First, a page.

Sunday 29 September 2013

Last post for September...

On this cool, sunny Sunday morning, as I sip my steaming cup of chai and anticipate the freshly-baked Banana Bread that should be out of the oven soon, I’m thinking about what I’ve been reading and what I’m going to read next, as I usually do each week at this time.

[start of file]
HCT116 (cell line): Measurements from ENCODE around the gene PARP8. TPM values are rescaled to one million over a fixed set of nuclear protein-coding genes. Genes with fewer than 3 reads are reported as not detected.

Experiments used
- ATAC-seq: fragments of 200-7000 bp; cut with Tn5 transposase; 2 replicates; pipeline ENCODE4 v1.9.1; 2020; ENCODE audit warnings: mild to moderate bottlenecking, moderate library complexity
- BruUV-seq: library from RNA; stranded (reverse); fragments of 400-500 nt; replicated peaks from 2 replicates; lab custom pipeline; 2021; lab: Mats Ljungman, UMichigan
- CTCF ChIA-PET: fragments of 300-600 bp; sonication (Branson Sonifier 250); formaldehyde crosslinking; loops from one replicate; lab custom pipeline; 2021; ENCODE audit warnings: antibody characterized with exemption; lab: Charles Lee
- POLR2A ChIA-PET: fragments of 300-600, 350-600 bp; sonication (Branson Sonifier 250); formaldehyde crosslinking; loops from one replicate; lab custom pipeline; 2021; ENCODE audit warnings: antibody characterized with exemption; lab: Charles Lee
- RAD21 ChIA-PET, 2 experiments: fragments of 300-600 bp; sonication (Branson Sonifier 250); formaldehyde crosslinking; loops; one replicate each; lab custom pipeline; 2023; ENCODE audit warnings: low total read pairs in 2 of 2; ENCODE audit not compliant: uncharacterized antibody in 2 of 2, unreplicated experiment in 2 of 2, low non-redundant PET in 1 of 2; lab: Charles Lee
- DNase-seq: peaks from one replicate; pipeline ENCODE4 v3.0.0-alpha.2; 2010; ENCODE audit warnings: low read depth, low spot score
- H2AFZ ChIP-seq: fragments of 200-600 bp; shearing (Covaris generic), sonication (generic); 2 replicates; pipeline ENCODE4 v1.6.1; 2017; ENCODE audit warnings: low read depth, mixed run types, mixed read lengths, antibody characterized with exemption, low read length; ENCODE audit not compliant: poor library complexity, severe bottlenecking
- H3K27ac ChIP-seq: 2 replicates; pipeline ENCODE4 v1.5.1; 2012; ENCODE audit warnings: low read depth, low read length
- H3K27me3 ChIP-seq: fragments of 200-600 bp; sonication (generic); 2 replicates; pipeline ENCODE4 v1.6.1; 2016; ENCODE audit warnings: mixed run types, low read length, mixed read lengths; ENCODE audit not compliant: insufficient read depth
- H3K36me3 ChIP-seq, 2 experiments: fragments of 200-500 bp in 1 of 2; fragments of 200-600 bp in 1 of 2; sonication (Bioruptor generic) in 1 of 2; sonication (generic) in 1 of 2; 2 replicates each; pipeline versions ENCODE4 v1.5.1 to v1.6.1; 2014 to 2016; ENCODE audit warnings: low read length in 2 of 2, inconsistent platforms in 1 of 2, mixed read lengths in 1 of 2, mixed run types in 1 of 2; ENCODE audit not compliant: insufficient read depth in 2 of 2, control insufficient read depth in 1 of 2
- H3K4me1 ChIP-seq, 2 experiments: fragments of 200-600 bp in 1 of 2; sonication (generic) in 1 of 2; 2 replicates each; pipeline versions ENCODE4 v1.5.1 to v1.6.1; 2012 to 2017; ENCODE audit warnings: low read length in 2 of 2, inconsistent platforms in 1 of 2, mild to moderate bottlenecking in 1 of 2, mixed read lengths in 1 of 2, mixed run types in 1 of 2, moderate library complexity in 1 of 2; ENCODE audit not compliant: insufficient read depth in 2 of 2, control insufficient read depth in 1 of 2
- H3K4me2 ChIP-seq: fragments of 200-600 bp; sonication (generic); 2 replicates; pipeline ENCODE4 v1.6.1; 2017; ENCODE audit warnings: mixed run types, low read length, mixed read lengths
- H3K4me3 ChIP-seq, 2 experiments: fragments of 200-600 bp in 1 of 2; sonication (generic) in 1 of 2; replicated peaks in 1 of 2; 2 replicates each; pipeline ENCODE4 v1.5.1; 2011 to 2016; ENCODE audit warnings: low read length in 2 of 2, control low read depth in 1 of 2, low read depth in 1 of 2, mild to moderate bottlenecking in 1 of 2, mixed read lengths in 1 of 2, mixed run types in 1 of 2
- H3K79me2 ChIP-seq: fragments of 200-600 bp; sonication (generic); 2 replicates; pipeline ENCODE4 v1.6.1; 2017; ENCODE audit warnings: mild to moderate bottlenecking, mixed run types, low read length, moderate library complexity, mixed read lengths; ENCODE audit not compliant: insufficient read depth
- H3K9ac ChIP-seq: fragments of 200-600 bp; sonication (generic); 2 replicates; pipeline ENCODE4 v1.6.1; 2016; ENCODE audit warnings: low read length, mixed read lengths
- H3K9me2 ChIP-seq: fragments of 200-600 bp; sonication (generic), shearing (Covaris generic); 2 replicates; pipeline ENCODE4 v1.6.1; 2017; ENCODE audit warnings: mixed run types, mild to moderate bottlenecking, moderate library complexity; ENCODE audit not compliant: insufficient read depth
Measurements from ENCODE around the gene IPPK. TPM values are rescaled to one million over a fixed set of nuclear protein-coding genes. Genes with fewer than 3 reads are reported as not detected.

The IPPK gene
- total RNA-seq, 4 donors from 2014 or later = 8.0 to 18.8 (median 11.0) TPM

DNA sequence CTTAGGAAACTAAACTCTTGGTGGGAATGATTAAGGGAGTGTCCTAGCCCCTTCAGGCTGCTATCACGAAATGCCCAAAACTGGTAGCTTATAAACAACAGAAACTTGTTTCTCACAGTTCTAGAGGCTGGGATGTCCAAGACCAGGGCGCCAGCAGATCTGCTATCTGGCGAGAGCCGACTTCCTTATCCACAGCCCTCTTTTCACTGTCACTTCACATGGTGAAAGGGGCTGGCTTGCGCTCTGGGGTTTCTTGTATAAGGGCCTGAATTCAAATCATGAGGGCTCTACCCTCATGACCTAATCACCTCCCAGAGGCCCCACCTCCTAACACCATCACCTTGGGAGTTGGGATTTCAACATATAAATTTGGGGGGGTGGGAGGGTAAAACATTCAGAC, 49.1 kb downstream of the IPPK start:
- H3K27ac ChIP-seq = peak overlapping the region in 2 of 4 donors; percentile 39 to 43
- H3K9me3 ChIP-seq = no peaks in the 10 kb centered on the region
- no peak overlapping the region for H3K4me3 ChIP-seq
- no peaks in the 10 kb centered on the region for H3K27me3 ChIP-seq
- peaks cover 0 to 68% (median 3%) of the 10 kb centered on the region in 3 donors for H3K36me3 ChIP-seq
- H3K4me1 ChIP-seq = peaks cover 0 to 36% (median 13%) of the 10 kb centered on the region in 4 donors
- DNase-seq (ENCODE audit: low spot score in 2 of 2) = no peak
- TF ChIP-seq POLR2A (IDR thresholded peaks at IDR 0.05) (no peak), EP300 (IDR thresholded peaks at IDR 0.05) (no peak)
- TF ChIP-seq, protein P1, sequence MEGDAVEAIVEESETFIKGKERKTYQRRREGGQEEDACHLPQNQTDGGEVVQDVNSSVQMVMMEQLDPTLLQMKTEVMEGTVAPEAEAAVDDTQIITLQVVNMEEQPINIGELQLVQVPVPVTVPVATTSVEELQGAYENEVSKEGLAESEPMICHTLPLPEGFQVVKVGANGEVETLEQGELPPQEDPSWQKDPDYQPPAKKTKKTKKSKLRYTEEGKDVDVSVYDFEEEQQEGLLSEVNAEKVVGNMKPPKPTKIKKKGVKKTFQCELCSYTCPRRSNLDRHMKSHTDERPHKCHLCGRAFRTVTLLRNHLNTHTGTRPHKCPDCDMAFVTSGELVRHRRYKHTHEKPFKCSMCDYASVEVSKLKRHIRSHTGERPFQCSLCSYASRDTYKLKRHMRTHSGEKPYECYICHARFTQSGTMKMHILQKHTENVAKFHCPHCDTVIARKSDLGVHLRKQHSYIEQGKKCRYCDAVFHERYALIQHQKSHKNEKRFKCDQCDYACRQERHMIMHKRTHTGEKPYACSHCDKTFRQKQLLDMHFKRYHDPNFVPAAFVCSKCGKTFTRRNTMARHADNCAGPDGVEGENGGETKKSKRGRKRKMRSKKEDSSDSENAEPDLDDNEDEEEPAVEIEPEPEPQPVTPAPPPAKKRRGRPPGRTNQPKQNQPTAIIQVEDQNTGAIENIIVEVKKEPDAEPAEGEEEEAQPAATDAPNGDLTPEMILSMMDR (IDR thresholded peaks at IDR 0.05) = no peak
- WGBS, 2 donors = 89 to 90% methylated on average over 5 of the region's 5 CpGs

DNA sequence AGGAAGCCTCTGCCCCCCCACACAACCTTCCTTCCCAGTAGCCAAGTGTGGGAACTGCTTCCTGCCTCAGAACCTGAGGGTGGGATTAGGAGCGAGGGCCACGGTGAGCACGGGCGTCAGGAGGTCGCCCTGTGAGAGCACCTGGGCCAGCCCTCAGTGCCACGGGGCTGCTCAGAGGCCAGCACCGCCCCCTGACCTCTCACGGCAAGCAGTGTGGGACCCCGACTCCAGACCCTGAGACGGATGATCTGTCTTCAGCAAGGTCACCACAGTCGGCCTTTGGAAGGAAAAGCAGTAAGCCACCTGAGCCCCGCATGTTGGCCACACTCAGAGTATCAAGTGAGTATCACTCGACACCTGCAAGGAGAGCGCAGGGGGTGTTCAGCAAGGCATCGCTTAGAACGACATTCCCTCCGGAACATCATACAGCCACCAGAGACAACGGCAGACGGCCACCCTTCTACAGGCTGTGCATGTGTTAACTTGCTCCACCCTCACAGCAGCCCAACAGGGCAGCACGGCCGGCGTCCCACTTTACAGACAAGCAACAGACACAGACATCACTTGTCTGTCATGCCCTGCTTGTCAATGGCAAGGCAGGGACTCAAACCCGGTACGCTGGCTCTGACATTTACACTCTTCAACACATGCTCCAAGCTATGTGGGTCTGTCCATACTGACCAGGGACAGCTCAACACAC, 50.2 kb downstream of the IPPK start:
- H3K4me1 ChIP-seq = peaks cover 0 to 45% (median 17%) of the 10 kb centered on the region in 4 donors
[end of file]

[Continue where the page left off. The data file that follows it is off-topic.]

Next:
I decided last week, after my post, to read Breakfast at Tiffany’s by Truman Capote.  I have read this novella before, and of course seen the movie with Audrey Hepburn.  There is a story behind my choosing this to read.  My next book club selection is In Cold Blood, also by Capote, the true crime account of the murder of the Clutter family on their farm in Kansas in November, 1959 by two men, Richard “Dick” Hickock and Perry Smith.  As is my tendency when selecting books for the book club, I select a book for October that is sort of “seasonal”, as in a mystery or a ghost story with Hallowe’en in mind, or one year, when my husband and I went to Algonquin Park for a few days, I selected Canoe Lake by Roy MacGregor, a novel about the mystery surrounding painter Tom Thomson’s death.  I also try to select one non-fiction title for my group to read, which can sometimes be difficult, as we are mainly fiction readers, and some non-fiction is not as easy to read as a novel.  Anyway, one of my members, a retired high school English teacher, read In Cold Blood when one of her students selected it for an independent study project, and she was reluctant to reread it for our meeting.  She told me that she wouldn’t be joining us for our October meeting for that reason, and I suggested that she could choose another true crime book to read and discuss.  That wasn’t something she wanted to do, so I suggested reading Breakfast at Tiffany’s as it is by the same author, and the other work for which Capote is most well-known.  I don’t know if she will come to the meeting or read this novella, but I felt that, since it is so short and easy to read, it would be a good idea to reread it so someone else in the group would be familiar with the story in case she decides to join us.  This novella, published in 1958, tells the story of a writer who recounts the experiences he had in his first apartment in New York in 1943, when he befriended another tenant in the building, Holly Golightly, a young country girl-turned-society woman who shies away from owning or belonging to anything, always on the search for the richest man she can find.  She goes every Thursday to visit Salvatore “Sally” Tomato in Sing Sing, where she receives a “weather report” which she must convey to another man before receiving payment for her visit.  This in the end is her undoing, as she is arrested for aiding a racketeer.  The narrator, an unnamed writer whom Holly calls “Fred” because he reminds her of her brother Fred, becomes fascinated by Holly and her lifestyle, and falls a little bit in love with her as she remains unattainable.  The character of Holly Golightly has become an American icon, and I would certainly recommend that everyone should read this short novel if only to understand the cultural references that are made to this story even today.  I’m also half-way through In Cold Blood, which I hope to finish today or tomorrow.  I will talk about that more next week, after the meeting.